Reds is an essential movie for film buffs. Not all-time essential, I don’t think, but it’s close. I’d say if you just kinda like movies you don’t need to see this, but if you’re firmly in the film buff camp, then yes you should definitely consider it something you have to watch. This is an unofficial Best Picture winner, Best Director and Supporting Actress winner, and constantly listed somewhere on those Best Film lists. So most people should check this out if they’re serious about movies.
Chariots of Fire is an essential movie. The score alone is known by everyone alive. But that aside, this is one of those situations — wanna complain that it won Best Picture? You gotta see it. That’s it. So I’d say, on that alone, it’s essential to about 75% of film buffs. And most people reading this probably don’t want to be in that other 25%.
Ragtime is a recommended, but not essential, movie. Based on a famous novel, big and classy, and James Cagney’s last film. Worthwhile, but if you didn’t see this it wouldn’t be horrible. I feel like many film buffs don’t even know about this movie as it is. And it’s not as if I love it enough to say that needs to change, but it’s good enough to where more people should check it out.
Only When I Laugh is Neil Simon, making it essential for fans of his work. Otherwise, it’s not well remembered and not really essential in any way. I recommend it, because I think it’s good, but I can’t think of any reason this would ever be considered essential.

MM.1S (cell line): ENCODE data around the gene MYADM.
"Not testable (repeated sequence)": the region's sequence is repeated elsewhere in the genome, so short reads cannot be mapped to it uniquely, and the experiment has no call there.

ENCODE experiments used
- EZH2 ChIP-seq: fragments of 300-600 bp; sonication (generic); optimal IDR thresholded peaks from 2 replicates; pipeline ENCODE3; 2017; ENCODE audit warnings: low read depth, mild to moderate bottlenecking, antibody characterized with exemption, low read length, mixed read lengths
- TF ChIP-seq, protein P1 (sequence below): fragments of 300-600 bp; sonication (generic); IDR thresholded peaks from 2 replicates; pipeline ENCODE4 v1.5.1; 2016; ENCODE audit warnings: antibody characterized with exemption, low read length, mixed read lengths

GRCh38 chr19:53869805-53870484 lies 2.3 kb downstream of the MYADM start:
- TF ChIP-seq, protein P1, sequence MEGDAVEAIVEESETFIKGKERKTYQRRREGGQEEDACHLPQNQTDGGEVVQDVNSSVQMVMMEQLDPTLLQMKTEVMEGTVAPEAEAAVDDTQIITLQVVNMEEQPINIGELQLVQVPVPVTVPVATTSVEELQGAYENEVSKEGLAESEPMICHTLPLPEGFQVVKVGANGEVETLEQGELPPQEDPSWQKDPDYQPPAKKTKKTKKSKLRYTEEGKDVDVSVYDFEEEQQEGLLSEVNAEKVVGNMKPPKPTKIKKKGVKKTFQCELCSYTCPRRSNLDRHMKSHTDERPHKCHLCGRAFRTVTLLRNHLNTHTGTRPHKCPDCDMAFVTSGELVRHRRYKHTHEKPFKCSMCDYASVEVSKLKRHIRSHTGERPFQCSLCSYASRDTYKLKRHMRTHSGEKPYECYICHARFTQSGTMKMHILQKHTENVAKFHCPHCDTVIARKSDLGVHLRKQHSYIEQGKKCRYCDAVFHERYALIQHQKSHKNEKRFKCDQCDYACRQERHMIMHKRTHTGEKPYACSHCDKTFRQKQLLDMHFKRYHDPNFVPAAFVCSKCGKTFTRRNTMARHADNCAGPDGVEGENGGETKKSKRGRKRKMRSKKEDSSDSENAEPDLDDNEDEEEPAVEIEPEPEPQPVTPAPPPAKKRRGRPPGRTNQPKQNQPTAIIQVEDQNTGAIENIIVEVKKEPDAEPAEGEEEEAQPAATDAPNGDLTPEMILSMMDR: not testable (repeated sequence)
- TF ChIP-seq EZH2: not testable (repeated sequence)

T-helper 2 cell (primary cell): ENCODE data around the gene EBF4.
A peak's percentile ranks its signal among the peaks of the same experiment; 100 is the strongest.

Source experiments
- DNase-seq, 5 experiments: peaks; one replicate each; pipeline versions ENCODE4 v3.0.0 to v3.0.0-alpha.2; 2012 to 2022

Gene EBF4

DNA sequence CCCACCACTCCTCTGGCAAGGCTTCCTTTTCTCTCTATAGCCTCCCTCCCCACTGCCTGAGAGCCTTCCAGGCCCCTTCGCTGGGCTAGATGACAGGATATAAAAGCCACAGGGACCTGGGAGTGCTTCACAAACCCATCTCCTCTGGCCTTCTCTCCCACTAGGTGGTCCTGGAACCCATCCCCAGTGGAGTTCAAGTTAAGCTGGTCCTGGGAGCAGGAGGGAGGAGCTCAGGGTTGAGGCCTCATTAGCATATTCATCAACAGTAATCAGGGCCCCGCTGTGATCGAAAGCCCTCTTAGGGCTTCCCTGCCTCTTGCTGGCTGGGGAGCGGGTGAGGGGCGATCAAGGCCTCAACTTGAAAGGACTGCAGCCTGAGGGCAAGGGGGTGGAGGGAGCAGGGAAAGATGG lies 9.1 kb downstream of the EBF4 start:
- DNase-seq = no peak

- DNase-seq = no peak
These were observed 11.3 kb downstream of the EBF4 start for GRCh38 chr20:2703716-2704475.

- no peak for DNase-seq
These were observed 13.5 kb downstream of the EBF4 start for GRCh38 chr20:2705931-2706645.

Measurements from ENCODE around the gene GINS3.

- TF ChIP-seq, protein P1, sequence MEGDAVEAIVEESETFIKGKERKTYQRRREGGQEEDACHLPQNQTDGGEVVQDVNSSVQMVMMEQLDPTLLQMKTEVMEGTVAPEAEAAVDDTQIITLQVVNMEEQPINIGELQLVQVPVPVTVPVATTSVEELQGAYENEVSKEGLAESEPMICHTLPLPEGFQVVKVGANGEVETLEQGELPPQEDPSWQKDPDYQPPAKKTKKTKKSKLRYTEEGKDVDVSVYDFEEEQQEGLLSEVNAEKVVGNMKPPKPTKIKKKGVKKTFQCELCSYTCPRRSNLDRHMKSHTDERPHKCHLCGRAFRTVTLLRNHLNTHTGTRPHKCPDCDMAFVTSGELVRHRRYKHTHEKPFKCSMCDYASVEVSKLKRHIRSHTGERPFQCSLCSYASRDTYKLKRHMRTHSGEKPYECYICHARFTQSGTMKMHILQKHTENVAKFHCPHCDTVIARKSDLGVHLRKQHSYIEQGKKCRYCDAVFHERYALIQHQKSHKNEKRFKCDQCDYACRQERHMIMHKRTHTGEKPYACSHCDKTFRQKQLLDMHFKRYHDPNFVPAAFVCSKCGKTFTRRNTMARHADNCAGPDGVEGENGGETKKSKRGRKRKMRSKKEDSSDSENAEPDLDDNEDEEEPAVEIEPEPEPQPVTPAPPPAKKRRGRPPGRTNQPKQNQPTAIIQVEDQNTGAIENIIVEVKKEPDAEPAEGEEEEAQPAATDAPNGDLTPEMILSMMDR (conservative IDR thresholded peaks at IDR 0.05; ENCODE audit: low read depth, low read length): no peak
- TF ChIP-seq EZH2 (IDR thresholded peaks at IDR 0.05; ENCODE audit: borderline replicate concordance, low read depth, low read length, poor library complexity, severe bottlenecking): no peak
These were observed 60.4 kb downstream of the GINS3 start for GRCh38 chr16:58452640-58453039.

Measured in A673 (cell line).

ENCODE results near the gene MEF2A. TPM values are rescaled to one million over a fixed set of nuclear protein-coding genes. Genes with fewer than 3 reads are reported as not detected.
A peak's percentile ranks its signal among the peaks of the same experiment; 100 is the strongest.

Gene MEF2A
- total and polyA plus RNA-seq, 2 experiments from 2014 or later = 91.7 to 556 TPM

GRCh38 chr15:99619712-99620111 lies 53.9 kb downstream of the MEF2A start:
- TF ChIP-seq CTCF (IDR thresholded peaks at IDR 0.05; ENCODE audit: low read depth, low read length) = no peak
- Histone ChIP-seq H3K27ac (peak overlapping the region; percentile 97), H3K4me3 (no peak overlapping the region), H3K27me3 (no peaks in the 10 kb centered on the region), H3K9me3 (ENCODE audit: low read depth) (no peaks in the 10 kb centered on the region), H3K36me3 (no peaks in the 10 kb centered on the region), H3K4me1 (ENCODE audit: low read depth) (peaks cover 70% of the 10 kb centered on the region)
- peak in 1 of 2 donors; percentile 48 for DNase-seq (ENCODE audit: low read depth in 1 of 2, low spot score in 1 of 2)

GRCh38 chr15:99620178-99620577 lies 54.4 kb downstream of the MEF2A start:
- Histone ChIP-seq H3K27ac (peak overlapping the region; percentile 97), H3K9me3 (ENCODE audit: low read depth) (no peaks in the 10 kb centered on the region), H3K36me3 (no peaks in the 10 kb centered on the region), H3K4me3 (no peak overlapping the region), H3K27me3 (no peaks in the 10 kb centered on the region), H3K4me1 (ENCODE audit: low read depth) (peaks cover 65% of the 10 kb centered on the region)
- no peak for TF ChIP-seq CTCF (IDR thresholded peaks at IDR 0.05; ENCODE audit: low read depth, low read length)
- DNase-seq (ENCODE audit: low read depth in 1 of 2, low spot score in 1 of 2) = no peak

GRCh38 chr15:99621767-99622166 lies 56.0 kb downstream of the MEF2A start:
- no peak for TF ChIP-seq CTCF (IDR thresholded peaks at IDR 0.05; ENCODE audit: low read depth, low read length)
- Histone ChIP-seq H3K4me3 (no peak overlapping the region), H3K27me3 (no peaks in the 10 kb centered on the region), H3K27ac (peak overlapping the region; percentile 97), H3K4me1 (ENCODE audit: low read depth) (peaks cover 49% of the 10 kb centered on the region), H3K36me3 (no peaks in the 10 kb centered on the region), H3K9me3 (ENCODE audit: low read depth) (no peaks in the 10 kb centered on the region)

The Last Word: Gielgud holds up pretty well, all things considered. Nicholson as a winner would have held up just as good. He’d look the best when glancing, though I’d be curious to see if he’d have won in ’83 if he won here (though all things considered, this one is the better performance). Holm might have held up okay on paper, but the performance isn’t all there to seem like a strong winner. Coco would have been a terrible winner, and Rollins would have looked okay, but the film is forgotten and I don’t know if that was the right choice. The performance warrants it, though, so on that level, he’d have been deserving. I’m cool with Gielgud here all around.
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Charles Durning, The Best Little Whorehouse in Texas
Lou Gossett, Jr., An Officer and a Gentleman
John Lithgow, The World According to Garp